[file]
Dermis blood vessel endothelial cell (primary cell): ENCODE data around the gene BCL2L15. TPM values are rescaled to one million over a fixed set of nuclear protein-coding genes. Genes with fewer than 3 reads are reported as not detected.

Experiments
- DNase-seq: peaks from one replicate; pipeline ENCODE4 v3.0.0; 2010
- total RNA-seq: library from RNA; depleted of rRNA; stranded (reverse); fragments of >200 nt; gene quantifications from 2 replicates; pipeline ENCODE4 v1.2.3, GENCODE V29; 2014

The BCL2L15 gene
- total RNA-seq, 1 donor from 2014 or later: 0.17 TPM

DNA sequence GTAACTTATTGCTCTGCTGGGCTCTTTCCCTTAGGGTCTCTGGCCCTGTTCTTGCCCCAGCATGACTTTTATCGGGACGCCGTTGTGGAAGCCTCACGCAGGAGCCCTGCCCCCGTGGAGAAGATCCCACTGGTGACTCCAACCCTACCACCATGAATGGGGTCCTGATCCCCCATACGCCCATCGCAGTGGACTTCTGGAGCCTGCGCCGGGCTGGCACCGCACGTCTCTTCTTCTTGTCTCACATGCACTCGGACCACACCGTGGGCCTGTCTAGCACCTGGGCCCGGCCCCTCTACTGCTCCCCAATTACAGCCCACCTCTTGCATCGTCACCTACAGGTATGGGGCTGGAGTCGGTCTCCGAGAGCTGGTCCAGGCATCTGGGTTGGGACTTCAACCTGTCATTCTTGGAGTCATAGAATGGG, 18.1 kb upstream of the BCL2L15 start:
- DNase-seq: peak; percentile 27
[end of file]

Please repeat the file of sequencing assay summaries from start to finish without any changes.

Dermis blood vessel endothelial cell (primary cell): ENCODE data around the gene BCL2L15. TPM values are rescaled to one million over a fixed set of nuclear protein-coding genes. Genes with fewer than 3 reads are reported as not detected.

Experiments
- DNase-seq: peaks from one replicate; pipeline ENCODE4 v3.0.0; 2010
- total RNA-seq: library from RNA; depleted of rRNA; stranded (reverse); fragments of >200 nt; gene quantifications from 2 replicates; pipeline ENCODE4 v1.2.3, GENCODE V29; 2014

The BCL2L15 gene
- total RNA-seq, 1 donor from 2014 or later: 0.17 TPM

DNA sequence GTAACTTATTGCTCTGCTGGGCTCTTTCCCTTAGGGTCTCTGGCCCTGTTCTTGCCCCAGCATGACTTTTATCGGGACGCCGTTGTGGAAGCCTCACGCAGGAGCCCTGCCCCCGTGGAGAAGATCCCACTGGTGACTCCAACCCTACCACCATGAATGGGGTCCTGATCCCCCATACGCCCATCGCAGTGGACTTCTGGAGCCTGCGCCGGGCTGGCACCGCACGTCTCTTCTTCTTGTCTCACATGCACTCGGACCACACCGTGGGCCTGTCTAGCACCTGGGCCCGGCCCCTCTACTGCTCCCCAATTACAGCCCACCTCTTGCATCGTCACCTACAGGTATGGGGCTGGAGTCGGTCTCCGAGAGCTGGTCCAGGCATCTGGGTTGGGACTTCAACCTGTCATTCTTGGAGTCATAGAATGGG, 18.1 kb upstream of the BCL2L15 start:
- DNase-seq: peak; percentile 27